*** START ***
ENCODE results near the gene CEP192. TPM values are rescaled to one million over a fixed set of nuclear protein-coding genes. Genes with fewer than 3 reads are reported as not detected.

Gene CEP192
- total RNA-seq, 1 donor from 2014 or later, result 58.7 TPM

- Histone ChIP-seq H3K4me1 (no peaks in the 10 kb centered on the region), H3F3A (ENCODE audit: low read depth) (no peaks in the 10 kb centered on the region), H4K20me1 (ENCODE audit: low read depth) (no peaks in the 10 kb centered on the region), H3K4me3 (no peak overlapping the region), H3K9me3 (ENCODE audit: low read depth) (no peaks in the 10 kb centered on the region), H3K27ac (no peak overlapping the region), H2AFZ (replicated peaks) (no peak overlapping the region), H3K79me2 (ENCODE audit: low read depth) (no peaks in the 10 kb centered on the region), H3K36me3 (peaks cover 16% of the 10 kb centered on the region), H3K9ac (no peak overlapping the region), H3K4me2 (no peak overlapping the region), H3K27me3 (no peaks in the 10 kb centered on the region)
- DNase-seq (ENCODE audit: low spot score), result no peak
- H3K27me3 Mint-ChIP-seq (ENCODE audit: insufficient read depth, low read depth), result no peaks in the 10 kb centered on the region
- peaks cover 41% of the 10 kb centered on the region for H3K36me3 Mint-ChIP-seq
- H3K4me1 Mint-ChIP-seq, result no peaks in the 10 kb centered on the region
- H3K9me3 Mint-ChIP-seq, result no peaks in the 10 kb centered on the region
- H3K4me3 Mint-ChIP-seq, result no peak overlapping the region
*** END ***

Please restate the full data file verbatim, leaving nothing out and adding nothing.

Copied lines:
ENCODE results near the gene CEP192. TPM values are rescaled to one million over a fixed set of nuclear protein-coding genes. Genes with fewer than 3 reads are reported as not detected.

Gene CEP192
- total RNA-seq, 1 donor from 2014 or later, result 58.7 TPM

- Histone ChIP-seq H3K4me1 (no peaks in the 10 kb centered on the region), H3F3A (ENCODE audit: low read depth) (no peaks in the 10 kb centered on the region), H4K20me1 (ENCODE audit: low read depth) (no peaks in the 10 kb centered on the region), H3K4me3 (no peak overlapping the region), H3K9me3 (ENCODE audit: low read depth) (no peaks in the 10 kb centered on the region), H3K27ac (no peak overlapping the region), H2AFZ (replicated peaks) (no peak overlapping the region), H3K79me2 (ENCODE audit: low read depth) (no peaks in the 10 kb centered on the region), H3K36me3 (peaks cover 16% of the 10 kb centered on the region), H3K9ac (no peak overlapping the region), H3K4me2 (no peak overlapping the region), H3K27me3 (no peaks in the 10 kb centered on the region)
- DNase-seq (ENCODE audit: low spot score), result no peak
- H3K27me3 Mint-ChIP-seq (ENCODE audit: insufficient read depth, low read depth), result no peaks in the 10 kb centered on the region
- peaks cover 41% of the 10 kb centered on the region for H3K36me3 Mint-ChIP-seq
- H3K4me1 Mint-ChIP-seq, result no peaks in the 10 kb centered on the region
- H3K9me3 Mint-ChIP-seq, result no peaks in the 10 kb centered on the region
- H3K4me3 Mint-ChIP-seq, result no peak overlapping the region